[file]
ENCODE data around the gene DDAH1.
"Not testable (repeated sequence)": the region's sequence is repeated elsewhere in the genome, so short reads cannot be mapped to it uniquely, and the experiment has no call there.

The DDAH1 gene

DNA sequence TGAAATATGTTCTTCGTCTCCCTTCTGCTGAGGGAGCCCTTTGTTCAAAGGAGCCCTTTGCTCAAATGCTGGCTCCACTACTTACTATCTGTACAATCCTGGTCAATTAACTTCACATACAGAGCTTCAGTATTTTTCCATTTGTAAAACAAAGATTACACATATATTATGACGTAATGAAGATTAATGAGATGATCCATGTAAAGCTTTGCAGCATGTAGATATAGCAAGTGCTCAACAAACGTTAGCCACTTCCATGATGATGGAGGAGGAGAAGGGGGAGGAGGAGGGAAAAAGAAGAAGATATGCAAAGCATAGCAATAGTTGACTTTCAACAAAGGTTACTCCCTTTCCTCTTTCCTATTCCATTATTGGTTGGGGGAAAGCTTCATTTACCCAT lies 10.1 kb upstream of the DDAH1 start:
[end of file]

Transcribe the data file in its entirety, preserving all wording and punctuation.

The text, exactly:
ENCODE data around the gene DDAH1.
"Not testable (repeated sequence)": the region's sequence is repeated elsewhere in the genome, so short reads cannot be mapped to it uniquely, and the experiment has no call there.

The DDAH1 gene

DNA sequence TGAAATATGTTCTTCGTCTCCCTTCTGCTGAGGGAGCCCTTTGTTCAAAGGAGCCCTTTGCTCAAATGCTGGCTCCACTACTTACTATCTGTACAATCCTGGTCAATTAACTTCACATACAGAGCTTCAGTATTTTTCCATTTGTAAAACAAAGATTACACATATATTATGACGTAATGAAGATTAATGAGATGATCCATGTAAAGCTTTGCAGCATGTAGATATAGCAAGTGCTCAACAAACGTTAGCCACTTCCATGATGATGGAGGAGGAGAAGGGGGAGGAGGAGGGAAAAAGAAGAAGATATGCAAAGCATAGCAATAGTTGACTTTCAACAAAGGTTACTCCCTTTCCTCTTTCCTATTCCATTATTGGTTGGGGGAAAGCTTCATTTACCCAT lies 10.1 kb upstream of the DDAH1 start: